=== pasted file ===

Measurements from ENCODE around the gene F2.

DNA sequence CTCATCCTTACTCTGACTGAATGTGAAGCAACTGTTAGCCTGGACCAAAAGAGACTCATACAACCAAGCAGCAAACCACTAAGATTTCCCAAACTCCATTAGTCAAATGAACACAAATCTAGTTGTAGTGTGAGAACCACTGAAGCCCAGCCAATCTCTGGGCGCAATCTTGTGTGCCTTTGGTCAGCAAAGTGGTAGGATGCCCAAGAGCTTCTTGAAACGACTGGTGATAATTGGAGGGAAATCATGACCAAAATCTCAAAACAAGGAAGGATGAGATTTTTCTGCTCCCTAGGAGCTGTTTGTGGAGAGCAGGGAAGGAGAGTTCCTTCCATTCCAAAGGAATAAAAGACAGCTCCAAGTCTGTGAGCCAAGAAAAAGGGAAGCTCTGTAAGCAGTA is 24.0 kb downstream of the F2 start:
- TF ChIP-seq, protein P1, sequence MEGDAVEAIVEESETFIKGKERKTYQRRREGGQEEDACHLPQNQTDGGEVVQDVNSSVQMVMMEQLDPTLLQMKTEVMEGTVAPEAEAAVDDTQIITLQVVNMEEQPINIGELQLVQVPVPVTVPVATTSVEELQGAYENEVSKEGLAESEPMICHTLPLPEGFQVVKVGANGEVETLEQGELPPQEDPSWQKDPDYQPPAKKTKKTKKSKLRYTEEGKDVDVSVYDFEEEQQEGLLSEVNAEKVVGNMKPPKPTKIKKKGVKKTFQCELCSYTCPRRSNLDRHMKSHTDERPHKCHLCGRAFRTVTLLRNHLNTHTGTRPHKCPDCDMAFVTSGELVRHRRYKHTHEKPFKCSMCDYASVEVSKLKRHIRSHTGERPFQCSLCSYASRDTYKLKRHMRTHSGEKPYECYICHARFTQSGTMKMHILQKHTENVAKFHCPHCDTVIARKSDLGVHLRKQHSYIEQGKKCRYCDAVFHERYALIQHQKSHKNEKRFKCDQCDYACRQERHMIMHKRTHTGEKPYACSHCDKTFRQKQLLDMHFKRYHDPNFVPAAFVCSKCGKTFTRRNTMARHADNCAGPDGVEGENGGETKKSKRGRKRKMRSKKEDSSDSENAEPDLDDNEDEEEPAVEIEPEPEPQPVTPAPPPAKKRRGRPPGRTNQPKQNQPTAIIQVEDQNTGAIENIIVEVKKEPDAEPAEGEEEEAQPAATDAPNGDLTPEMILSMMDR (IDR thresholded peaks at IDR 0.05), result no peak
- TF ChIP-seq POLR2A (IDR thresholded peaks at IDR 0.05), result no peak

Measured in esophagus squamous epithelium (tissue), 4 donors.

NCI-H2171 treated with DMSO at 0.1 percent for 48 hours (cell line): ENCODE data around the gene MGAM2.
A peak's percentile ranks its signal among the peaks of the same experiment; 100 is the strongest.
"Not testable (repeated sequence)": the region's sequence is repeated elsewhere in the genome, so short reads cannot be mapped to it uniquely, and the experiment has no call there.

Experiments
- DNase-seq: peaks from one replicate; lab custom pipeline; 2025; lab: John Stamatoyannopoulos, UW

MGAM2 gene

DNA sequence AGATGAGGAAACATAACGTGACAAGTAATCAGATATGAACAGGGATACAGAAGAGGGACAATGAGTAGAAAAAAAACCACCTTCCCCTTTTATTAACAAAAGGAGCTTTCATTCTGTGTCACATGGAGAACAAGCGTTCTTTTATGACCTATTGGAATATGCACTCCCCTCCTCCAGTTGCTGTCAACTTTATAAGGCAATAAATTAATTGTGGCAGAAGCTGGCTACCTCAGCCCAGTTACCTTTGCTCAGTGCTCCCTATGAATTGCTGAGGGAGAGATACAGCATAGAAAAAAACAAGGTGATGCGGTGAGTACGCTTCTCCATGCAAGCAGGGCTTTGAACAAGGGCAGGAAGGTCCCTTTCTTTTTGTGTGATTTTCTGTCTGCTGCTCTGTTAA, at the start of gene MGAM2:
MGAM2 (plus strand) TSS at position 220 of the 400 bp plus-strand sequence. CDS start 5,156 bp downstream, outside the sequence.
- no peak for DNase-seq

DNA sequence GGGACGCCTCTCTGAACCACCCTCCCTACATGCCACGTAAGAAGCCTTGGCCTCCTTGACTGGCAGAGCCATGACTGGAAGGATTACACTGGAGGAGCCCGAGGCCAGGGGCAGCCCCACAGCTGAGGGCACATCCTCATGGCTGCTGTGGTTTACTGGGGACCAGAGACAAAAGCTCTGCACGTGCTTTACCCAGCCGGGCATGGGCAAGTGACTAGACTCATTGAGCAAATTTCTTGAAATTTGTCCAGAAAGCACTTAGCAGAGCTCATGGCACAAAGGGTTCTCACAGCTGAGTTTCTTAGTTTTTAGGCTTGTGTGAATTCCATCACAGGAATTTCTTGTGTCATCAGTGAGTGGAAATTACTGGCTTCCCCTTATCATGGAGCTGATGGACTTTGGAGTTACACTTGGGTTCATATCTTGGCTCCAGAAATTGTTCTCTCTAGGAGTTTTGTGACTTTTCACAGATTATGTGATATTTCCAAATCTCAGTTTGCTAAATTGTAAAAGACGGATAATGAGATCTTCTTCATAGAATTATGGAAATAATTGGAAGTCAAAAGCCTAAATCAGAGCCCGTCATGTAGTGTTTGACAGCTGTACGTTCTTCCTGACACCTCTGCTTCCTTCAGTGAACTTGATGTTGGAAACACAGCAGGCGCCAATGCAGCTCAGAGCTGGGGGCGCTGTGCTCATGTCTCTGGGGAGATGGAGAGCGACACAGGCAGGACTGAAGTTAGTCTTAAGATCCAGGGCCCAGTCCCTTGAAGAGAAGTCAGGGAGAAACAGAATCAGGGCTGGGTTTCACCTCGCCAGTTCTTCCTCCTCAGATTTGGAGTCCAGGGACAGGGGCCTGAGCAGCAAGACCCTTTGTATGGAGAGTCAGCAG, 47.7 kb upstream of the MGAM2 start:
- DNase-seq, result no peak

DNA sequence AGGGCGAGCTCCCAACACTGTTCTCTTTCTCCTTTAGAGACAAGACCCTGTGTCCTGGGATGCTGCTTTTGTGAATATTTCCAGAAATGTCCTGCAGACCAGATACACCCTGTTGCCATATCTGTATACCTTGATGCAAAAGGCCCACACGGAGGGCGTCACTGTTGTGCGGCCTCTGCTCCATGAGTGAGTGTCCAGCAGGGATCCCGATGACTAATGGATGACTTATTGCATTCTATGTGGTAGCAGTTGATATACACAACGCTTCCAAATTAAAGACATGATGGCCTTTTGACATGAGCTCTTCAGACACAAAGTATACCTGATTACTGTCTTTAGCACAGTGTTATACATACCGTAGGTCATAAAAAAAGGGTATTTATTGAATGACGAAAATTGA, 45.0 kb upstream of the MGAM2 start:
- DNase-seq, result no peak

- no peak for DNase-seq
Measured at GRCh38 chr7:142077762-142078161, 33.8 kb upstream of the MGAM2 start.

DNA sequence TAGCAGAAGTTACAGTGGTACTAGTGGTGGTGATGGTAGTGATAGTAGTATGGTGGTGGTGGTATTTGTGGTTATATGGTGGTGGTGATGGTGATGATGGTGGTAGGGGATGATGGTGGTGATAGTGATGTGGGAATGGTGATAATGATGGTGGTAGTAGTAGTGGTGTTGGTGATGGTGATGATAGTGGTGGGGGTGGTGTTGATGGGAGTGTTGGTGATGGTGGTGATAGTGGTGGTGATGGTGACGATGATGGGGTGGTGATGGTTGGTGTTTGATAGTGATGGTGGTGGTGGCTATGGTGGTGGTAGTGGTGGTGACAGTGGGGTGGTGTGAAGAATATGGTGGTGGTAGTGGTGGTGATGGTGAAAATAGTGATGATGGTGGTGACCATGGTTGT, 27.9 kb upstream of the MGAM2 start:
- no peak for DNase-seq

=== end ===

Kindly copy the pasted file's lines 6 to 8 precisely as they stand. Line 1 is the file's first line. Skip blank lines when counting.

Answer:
NCI-H2171 treated with DMSO at 0.1 percent for 48 hours (cell line): ENCODE data around the gene MGAM2.
A peak's percentile ranks its signal among the peaks of the same experiment; 100 is the strongest.
"Not testable (repeated sequence)": the region's sequence is repeated elsewhere in the genome, so short reads cannot be mapped to it uniquely, and the experiment has no call there.